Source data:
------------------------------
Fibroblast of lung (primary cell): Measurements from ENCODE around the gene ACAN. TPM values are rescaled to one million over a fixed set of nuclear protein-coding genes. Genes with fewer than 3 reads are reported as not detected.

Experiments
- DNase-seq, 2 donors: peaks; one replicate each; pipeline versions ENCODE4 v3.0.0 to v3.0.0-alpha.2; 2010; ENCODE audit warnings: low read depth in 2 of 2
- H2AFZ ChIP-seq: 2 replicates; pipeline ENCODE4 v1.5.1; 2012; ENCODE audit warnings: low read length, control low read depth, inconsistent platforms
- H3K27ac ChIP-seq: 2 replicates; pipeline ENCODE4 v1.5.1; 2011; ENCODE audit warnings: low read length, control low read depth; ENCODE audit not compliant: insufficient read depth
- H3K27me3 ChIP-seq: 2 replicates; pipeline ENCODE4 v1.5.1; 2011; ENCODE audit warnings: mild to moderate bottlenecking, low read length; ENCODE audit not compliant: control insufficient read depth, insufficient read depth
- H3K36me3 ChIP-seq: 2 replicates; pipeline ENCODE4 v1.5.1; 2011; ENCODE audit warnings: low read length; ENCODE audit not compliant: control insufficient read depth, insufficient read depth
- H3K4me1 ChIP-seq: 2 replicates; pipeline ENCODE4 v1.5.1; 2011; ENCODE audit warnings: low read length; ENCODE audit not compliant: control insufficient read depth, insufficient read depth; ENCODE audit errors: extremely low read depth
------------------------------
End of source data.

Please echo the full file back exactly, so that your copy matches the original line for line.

Fibroblast of lung (primary cell): Measurements from ENCODE around the gene ACAN. TPM values are rescaled to one million over a fixed set of nuclear protein-coding genes. Genes with fewer than 3 reads are reported as not detected.

Experiments
- DNase-seq, 2 donors: peaks; one replicate each; pipeline versions ENCODE4 v3.0.0 to v3.0.0-alpha.2; 2010; ENCODE audit warnings: low read depth in 2 of 2
- H2AFZ ChIP-seq: 2 replicates; pipeline ENCODE4 v1.5.1; 2012; ENCODE audit warnings: low read length, control low read depth, inconsistent platforms
- H3K27ac ChIP-seq: 2 replicates; pipeline ENCODE4 v1.5.1; 2011; ENCODE audit warnings: low read length, control low read depth; ENCODE audit not compliant: insufficient read depth
- H3K27me3 ChIP-seq: 2 replicates; pipeline ENCODE4 v1.5.1; 2011; ENCODE audit warnings: mild to moderate bottlenecking, low read length; ENCODE audit not compliant: control insufficient read depth, insufficient read depth
- H3K36me3 ChIP-seq: 2 replicates; pipeline ENCODE4 v1.5.1; 2011; ENCODE audit warnings: low read length; ENCODE audit not compliant: control insufficient read depth, insufficient read depth
- H3K4me1 ChIP-seq: 2 replicates; pipeline ENCODE4 v1.5.1; 2011; ENCODE audit warnings: low read length; ENCODE audit not compliant: control insufficient read depth, insufficient read depth; ENCODE audit errors: extremely low read depth